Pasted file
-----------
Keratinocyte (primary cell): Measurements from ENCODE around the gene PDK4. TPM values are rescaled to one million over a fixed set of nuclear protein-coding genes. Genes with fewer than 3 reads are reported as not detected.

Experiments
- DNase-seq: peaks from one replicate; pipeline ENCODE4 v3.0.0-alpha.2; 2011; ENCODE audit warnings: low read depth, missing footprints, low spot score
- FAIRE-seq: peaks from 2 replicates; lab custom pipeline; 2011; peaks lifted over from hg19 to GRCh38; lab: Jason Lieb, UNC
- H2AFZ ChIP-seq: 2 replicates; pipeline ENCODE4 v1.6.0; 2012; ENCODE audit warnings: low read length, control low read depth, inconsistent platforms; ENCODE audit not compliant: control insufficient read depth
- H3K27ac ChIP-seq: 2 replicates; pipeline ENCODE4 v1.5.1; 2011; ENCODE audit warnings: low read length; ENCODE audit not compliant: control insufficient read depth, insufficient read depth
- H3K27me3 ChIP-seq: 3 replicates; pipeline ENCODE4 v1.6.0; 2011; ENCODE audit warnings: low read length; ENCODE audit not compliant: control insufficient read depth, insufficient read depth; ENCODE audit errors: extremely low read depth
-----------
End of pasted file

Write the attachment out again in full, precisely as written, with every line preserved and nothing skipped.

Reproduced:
Keratinocyte (primary cell): Measurements from ENCODE around the gene PDK4. TPM values are rescaled to one million over a fixed set of nuclear protein-coding genes. Genes with fewer than 3 reads are reported as not detected.

Experiments
- DNase-seq: peaks from one replicate; pipeline ENCODE4 v3.0.0-alpha.2; 2011; ENCODE audit warnings: low read depth, missing footprints, low spot score
- FAIRE-seq: peaks from 2 replicates; lab custom pipeline; 2011; peaks lifted over from hg19 to GRCh38; lab: Jason Lieb, UNC
- H2AFZ ChIP-seq: 2 replicates; pipeline ENCODE4 v1.6.0; 2012; ENCODE audit warnings: low read length, control low read depth, inconsistent platforms; ENCODE audit not compliant: control insufficient read depth
- H3K27ac ChIP-seq: 2 replicates; pipeline ENCODE4 v1.5.1; 2011; ENCODE audit warnings: low read length; ENCODE audit not compliant: control insufficient read depth, insufficient read depth
- H3K27me3 ChIP-seq: 3 replicates; pipeline ENCODE4 v1.6.0; 2011; ENCODE audit warnings: low read length; ENCODE audit not compliant: control insufficient read depth, insufficient read depth; ENCODE audit errors: extremely low read depth